The Office for National Statistics (ONS) has reported a 0.5% increase in UK retail sales volume for the month of April 2013, as compared to the same period in 2012.
Retail sector also witnessed a year-on-year growth of 1.3% in value during the month.
However, both the quantity bought and the amount spent was negatively impacted by a slump in food sector that recorded 3.8% drop against the figures of April 2012.
The drop in the quantity of goods bought is lowest since June 2011, the report stated.
Cold weather is said to have driven the drop in the sector, according to the supermarkets, which added that the harsh weather has restrained sales of spring and summer ranges that also included barbecue items and garden furniture.
The non-seasonally adjusted online sales surged to 10% high that is reported to be due to the continued weather conditions prompting the customers to shop online rather than in-store.
Responding to the sales report of ONS, British Retail Consortium director general Helen Dickinson stated that the figures were down due to Easter falling earlier this year and added that the numbers are better than they look.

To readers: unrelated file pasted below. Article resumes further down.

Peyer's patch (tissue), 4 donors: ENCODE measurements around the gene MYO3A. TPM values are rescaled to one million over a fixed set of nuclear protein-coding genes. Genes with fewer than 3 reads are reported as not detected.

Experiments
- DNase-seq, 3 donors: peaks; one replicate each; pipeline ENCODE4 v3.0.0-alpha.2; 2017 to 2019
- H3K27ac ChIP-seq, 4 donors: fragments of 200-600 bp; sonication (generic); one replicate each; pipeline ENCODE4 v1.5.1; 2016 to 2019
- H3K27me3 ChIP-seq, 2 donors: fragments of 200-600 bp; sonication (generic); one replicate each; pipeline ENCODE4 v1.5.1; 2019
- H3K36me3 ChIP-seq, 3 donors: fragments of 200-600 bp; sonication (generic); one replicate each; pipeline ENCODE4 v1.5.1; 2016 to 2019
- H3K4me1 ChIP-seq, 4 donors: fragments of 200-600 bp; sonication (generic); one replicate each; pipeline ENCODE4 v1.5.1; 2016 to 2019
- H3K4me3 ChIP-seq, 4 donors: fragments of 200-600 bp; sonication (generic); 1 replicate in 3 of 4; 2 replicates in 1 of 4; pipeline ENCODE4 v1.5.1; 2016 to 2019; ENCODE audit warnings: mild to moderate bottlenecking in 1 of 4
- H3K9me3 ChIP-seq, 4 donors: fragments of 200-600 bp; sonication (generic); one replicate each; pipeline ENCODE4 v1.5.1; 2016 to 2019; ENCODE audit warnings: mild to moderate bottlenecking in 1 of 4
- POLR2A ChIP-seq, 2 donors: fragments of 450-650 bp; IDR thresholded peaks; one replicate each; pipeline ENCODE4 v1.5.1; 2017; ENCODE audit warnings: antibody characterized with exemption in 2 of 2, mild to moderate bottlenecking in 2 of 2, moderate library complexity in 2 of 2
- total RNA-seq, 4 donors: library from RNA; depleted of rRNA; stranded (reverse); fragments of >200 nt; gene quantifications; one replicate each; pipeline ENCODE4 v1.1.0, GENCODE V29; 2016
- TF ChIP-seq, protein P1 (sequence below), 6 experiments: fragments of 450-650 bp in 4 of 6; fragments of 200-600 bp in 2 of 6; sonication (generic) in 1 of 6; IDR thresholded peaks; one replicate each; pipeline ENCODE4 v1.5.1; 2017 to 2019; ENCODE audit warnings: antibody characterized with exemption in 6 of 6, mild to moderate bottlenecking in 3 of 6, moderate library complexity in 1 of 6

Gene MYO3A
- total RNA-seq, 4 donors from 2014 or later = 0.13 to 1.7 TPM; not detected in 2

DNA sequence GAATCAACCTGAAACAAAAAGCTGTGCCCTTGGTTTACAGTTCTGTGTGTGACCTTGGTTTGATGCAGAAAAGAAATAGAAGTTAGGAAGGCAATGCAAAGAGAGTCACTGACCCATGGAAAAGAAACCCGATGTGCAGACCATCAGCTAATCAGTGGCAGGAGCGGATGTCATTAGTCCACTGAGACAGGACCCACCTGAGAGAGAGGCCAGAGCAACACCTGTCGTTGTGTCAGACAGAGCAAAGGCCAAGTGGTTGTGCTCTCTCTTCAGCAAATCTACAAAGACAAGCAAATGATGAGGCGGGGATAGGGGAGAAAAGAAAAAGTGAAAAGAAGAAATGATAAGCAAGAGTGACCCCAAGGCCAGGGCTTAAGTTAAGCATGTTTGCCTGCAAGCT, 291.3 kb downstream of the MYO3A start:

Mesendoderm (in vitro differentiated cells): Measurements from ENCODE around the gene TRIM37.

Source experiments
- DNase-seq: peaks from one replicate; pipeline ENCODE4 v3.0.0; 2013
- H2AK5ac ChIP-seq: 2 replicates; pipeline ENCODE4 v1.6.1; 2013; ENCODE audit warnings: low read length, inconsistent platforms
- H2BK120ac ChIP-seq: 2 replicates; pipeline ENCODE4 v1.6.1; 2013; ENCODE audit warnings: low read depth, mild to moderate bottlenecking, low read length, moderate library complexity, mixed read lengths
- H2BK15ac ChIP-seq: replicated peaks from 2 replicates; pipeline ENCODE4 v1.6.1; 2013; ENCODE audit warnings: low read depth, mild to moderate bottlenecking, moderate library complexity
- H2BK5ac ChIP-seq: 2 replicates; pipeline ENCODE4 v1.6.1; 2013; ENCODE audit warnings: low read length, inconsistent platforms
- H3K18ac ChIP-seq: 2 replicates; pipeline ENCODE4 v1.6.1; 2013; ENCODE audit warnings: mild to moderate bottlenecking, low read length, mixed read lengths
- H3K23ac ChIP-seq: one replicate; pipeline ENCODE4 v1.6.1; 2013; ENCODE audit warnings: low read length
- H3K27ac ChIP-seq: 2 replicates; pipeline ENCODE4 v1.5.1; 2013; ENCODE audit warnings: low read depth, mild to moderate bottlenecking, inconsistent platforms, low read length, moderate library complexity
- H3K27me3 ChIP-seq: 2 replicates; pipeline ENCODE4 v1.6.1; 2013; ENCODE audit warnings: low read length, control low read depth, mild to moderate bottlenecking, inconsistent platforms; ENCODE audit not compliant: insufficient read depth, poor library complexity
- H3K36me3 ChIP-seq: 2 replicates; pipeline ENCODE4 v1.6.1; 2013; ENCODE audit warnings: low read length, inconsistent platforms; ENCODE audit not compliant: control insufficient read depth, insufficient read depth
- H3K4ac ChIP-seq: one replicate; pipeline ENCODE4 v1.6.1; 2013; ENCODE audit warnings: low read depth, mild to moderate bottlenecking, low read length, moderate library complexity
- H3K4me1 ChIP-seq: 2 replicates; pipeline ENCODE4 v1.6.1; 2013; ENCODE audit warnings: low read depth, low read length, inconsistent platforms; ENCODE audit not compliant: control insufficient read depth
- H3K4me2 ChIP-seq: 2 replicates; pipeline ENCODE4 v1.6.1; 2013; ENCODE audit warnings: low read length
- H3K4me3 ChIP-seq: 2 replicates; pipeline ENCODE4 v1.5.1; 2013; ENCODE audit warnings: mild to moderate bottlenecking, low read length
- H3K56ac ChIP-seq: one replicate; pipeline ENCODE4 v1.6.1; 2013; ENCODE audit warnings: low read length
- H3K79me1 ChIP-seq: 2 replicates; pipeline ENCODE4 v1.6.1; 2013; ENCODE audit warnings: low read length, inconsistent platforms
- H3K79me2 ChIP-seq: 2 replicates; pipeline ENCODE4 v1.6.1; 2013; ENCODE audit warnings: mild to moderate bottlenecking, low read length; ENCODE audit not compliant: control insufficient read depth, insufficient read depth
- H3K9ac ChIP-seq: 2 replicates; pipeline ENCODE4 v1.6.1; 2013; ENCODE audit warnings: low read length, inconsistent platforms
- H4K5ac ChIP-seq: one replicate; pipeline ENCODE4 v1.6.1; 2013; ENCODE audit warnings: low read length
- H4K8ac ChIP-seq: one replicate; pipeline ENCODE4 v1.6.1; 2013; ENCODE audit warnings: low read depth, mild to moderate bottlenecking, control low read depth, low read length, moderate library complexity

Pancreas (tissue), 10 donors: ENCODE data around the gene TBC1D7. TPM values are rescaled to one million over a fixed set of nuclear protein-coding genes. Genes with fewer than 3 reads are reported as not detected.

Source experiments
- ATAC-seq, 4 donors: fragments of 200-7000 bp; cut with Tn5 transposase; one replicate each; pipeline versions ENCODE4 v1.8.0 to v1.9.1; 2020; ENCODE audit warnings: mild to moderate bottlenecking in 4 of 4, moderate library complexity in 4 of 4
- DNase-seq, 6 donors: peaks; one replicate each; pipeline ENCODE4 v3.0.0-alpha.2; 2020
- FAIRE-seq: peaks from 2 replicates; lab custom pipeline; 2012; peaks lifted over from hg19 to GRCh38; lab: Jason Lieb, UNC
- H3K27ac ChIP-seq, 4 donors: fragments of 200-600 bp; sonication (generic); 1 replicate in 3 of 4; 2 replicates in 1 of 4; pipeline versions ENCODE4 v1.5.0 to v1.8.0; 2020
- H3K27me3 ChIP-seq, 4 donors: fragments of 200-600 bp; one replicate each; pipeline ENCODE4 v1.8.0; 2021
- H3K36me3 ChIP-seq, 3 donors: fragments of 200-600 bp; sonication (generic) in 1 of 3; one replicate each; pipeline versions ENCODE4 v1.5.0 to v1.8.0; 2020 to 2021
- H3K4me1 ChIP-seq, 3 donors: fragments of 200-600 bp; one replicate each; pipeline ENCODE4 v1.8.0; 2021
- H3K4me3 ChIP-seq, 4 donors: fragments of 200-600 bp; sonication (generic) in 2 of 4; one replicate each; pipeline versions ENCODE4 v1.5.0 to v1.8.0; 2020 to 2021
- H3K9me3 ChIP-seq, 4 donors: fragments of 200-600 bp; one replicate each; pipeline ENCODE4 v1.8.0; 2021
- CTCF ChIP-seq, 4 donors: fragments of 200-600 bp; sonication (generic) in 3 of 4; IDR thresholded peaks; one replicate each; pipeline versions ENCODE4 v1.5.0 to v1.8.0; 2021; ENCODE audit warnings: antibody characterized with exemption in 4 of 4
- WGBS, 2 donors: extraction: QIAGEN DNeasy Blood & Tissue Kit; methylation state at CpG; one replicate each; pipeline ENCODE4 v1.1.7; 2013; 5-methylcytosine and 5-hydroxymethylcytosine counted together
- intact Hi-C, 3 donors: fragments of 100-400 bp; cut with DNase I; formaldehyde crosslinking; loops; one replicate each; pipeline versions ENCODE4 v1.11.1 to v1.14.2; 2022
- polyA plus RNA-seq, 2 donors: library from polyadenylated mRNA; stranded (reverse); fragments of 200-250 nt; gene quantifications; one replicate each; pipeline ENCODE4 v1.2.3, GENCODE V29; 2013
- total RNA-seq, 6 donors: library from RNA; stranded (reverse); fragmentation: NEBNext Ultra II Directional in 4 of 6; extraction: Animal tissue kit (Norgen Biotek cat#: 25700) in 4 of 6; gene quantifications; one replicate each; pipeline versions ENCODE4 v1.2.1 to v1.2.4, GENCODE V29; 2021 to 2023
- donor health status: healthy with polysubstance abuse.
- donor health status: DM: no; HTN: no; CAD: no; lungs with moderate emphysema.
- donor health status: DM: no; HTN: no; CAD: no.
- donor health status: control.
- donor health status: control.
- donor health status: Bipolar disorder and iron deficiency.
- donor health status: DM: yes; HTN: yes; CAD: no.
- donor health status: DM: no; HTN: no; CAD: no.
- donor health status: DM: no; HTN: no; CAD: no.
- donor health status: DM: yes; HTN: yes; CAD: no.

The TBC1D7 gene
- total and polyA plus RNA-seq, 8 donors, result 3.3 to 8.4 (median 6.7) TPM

"April this year didn’t benefit from an Easter boost as in 2012, so sales look weak by comparison, especially for food which had its worst ever performance," added Dickinson.
On month-on-month basis, both the sales volume and amount spent dropped by 1.3% for April 2013.
Food sector, nevertheless, remained the negative factor for the UK, with 4.1% decrease in quantity of goods bought compared to March
Amount spent during the same period was down by 3.5%.
"The volatile weather conditions in April made this a mixed month for various retail categories. Demand for new-season clothing and footwear lifted with temperatures towards the end of month, a welcome boost after sales suffered during the lingering wintry weather," suggested Dickinson.
"April was a respectable but not spectacular month for sales – retailers will be hoping that more sunshine and the double Bank Holiday boost lifts May’s figures into more positive territory."